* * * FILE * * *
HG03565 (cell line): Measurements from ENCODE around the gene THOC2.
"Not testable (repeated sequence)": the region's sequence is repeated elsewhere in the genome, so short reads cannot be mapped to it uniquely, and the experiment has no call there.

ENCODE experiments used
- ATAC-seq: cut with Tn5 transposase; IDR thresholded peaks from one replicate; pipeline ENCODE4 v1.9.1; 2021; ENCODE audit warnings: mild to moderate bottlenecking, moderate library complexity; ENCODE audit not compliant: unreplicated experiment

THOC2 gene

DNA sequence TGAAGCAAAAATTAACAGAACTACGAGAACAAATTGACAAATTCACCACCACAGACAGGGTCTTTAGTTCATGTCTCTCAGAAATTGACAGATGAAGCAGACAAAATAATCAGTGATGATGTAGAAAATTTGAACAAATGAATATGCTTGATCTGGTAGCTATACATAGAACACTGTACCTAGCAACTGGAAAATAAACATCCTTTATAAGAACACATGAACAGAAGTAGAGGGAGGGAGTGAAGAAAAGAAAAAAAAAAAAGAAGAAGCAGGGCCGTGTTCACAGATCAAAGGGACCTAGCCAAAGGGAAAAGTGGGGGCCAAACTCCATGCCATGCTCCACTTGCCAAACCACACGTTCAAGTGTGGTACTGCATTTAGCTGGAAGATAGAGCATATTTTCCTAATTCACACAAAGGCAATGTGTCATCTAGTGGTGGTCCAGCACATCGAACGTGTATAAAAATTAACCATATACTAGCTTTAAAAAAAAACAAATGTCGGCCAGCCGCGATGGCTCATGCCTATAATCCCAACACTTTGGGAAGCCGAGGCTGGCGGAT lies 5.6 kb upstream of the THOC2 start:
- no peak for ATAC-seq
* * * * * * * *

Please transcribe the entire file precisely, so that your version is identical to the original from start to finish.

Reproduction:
HG03565 (cell line): Measurements from ENCODE around the gene THOC2.
"Not testable (repeated sequence)": the region's sequence is repeated elsewhere in the genome, so short reads cannot be mapped to it uniquely, and the experiment has no call there.

ENCODE experiments used
- ATAC-seq: cut with Tn5 transposase; IDR thresholded peaks from one replicate; pipeline ENCODE4 v1.9.1; 2021; ENCODE audit warnings: mild to moderate bottlenecking, moderate library complexity; ENCODE audit not compliant: unreplicated experiment

THOC2 gene

DNA sequence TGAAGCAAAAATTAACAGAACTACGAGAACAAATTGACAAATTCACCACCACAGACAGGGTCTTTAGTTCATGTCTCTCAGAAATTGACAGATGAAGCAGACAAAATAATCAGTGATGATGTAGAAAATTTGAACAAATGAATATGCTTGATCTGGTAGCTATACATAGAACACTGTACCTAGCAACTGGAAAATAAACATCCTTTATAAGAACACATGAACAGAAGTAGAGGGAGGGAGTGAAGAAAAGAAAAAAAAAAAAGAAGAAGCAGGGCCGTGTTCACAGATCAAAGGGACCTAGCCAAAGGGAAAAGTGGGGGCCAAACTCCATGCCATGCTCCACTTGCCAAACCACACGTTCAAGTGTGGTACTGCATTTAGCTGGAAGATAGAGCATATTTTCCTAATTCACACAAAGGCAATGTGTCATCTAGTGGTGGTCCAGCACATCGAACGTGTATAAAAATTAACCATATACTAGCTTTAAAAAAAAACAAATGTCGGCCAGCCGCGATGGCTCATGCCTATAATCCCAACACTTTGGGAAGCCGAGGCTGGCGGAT lies 5.6 kb upstream of the THOC2 start:
- no peak for ATAC-seq